Downsizing (2017)

  • Time: 135 min
  • Genre: Comedy | Drama | Sci-Fi
  • Director: Alexander Payne
  • Cast: Matt Damon, Kristen Wiig, Laura Dern, Christoph Waltz, Hong Chau


“Downsizing” follows a kindly occupational therapist who undergoes a new procedure to be shrunken to four inches tall so that he and his wife can help save the planet and afford a nice lifestyle at the same time.

2 reviews

  • What if, in the not-so-distant future, Norwegian scientists had discovered a way to address the oncoming ecological and economic effects of overpopulation? What if instead of focusing on the dwindling supplies, they figured out how to decrease the consumers by literally reducing them in size? That’s the premise of director Alexander Payne’s Capra-esque satirical flight of fancy, Downsizing.

    Paul Safranek (Matt Damon) is an ordinary Joe, the kind of guy who takes care of everyone to the point of obliterating his own personal dreams. An occupational therapist who still lives in his childhood home and has just paid off his student debts, he’s married to Audrey (Kristen Wiig), whose aspirations for moving into a bigger and better home far outweigh their finances. At a school reunion, always a fertile ground for re-evaluating paths not taken and picking at the scabs of insecurity, they run into old friends Dave and Carol (Jason Sudeikis and Maribeth Monroe), who have undergone the miniaturisation process and rave about life in Leisureland, one of the many planned communities for those who have gone small. Paul and Audrey are further intrigued during a tour of Leisureland when Lilliputian sales reps Jeff and Laura (Neil Patrick Harris and Laura Dern) show off the economic advantages of being small – not only do the small get to afford their dream houses, they can buy a whole set of diamond jewellery for a mere $83, which is equivalent to their food budget for two months. Plus, going small helps save the planet! What’s not to love?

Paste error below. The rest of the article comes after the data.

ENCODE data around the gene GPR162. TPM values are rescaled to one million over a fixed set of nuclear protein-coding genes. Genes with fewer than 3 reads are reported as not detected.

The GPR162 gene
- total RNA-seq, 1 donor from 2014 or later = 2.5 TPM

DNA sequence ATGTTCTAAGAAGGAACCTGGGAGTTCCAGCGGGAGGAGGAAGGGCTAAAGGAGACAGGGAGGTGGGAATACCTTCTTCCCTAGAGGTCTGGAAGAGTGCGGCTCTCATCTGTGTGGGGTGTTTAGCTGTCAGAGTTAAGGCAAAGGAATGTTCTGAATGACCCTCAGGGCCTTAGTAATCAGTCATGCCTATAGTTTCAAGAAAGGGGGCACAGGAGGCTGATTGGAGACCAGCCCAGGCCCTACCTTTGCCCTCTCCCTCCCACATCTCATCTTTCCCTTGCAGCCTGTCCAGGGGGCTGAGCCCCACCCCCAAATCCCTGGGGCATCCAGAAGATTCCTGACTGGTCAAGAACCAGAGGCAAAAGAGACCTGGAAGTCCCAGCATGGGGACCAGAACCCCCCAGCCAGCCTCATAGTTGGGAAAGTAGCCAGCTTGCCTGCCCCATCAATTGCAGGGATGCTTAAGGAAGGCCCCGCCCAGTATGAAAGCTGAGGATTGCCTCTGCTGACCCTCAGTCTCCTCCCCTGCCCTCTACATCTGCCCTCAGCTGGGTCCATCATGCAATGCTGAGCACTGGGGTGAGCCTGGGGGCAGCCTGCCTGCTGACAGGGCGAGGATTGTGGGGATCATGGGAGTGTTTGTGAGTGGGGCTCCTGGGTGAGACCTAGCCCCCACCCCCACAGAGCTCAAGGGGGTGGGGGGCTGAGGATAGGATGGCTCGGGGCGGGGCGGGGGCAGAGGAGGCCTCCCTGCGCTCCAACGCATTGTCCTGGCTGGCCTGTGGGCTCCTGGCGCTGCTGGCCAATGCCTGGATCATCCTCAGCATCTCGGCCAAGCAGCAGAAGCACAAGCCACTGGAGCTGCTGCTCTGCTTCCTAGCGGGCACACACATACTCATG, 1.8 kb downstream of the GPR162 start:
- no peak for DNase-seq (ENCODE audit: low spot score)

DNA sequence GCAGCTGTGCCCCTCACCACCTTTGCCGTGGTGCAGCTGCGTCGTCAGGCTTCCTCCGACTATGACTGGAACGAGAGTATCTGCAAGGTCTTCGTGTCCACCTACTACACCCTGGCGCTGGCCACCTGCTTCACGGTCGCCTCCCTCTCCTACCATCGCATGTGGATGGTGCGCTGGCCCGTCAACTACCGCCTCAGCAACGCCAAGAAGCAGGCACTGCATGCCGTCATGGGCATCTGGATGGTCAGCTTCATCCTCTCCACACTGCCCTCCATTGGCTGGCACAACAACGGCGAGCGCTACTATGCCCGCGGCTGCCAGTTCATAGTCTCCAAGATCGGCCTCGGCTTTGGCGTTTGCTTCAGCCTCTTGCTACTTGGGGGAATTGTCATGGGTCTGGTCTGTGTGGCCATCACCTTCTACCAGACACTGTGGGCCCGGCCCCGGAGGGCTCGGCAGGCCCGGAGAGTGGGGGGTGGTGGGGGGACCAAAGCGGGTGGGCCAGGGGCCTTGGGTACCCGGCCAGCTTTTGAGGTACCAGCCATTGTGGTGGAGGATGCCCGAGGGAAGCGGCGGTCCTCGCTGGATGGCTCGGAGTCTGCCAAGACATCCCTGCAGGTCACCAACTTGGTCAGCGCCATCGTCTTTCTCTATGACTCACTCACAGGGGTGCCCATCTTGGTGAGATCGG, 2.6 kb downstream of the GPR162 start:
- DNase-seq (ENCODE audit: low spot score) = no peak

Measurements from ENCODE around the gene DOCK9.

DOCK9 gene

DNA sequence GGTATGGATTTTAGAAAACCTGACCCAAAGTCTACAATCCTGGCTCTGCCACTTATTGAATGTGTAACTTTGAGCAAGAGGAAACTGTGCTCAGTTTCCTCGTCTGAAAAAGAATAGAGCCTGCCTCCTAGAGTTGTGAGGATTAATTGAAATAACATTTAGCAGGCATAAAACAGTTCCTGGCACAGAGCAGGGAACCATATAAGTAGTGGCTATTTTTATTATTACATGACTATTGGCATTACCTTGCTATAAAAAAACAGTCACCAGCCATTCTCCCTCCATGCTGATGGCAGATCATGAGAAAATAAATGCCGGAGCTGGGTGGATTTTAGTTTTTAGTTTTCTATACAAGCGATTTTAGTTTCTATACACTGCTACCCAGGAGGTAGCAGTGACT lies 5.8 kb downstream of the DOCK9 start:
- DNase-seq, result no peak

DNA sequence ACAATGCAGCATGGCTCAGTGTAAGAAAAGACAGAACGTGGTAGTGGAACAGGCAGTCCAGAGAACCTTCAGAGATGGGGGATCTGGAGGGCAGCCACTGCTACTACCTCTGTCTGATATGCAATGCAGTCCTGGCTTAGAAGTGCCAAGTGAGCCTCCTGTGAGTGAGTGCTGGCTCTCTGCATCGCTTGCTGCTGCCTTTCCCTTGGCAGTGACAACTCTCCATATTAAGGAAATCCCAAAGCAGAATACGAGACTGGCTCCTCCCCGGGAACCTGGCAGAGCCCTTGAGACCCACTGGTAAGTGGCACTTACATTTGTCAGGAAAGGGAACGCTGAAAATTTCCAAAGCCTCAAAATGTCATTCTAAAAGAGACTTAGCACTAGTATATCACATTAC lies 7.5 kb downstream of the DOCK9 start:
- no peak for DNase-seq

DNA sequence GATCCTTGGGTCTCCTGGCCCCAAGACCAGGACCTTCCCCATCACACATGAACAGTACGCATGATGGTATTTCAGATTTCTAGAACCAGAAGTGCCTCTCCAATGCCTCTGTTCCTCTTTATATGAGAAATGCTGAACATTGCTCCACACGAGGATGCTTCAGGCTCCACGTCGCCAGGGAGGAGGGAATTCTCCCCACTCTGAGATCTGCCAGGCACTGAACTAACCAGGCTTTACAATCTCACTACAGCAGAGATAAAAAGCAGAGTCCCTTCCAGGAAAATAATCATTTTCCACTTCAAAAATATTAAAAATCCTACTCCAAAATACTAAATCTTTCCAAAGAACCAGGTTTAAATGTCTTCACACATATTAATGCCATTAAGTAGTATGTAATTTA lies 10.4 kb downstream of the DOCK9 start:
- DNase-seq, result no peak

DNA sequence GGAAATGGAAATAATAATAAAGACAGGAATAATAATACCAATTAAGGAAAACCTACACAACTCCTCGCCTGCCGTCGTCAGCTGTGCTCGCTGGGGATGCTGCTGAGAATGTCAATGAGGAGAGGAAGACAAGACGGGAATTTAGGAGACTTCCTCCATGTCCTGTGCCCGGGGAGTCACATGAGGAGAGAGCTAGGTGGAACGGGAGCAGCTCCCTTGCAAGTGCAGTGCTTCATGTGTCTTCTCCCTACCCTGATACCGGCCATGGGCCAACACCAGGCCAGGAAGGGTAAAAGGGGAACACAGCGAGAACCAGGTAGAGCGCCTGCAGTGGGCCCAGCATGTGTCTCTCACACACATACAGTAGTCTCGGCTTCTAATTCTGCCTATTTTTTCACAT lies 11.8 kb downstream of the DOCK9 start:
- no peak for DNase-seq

Now completely persuaded, especially after learning that their total worth of $152,000 translates into $12.5M in Leisureland, Paul and Audrey make the decision to undergo the irreversible miniaturisation process, which Payne obviously delights in depicting. Strongly referencing the visual aesthetics of THX 1138, the sequence follows Paul and the others as they’re prepped for the procedure – hair is completely removed as are teeth; otherwise people’s heads would explode. The process takes less than a minute before the nurses come and lift the patients from their beds with steel spatulas and wheel them into the recovery room. Once Paul awakens, he realises that things didn’t work out exactly quite as expected.

    Once in Leisureland, the narrative expands to include Paul’s upstairs neighbour, Dusan Mirkovic, a cigar-chomping party boy played with rascally relish by Christoph Waltz, as well as Dusan’s cleaning lady Ngoc Lan, a Vietnamese dissident who was shrunk down against her will. Ngoc Lan is brought to vivid life by Hong Chau, who provides Downsizing with its most resonant comic and emotional beats. Spending time with the hilariously no-nonsense Ngoc Lan exposes Paul to the same social, racial and economic disparities that existed in the world he left behind.